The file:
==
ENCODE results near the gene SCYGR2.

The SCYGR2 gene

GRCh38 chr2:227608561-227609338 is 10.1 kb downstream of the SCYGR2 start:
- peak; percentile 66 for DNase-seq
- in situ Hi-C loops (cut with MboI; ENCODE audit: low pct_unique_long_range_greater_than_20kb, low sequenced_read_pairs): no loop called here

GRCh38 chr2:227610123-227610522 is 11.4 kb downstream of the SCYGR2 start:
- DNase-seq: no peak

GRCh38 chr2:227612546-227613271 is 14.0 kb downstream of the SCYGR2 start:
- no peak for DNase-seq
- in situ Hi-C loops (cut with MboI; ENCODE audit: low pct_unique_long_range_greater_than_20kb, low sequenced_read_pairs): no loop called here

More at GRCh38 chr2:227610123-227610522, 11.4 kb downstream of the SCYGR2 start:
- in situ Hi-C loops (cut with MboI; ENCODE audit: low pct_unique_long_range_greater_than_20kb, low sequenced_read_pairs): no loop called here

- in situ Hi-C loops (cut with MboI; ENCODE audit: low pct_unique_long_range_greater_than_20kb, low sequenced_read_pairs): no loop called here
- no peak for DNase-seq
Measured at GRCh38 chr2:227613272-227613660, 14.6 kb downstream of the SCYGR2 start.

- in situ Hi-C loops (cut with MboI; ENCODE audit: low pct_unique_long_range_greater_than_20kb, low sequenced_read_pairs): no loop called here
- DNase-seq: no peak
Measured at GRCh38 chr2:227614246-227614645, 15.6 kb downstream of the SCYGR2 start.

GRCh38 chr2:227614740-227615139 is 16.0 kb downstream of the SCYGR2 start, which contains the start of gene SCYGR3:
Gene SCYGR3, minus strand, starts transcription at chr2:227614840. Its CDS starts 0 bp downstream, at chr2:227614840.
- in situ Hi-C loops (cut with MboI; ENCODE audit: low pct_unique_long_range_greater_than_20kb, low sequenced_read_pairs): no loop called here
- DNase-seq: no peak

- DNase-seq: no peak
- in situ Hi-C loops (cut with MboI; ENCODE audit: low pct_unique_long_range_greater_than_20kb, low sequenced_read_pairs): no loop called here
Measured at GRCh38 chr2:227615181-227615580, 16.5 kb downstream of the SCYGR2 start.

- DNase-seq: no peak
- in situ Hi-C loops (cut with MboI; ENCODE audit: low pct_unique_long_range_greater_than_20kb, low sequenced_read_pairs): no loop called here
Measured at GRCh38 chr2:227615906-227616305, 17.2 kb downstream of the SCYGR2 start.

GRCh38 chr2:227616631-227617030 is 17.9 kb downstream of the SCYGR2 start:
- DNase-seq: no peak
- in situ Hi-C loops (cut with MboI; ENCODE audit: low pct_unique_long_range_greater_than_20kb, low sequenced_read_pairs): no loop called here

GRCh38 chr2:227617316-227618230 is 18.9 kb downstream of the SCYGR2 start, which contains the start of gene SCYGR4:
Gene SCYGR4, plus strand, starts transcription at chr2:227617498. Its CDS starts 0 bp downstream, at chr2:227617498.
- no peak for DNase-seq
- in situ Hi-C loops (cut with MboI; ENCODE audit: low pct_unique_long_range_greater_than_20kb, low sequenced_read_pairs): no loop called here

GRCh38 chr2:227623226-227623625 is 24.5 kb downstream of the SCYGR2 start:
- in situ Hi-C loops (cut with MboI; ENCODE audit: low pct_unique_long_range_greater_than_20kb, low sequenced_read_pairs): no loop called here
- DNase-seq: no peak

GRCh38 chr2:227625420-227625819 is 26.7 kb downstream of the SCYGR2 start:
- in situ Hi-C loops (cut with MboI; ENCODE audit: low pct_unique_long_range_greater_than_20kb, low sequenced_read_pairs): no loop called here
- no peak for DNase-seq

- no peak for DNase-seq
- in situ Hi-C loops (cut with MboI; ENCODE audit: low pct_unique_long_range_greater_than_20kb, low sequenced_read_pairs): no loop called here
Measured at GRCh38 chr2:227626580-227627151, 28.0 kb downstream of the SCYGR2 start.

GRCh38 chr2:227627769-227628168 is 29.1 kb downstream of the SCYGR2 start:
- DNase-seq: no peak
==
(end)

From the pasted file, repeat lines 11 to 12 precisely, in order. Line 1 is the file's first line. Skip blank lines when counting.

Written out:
More at GRCh38 chr2:227610123-227610522, 11.4 kb downstream of the SCYGR2 start:
- in situ Hi-C loops (cut with MboI; ENCODE audit: low pct_unique_long_range_greater_than_20kb, low sequenced_read_pairs): no loop called here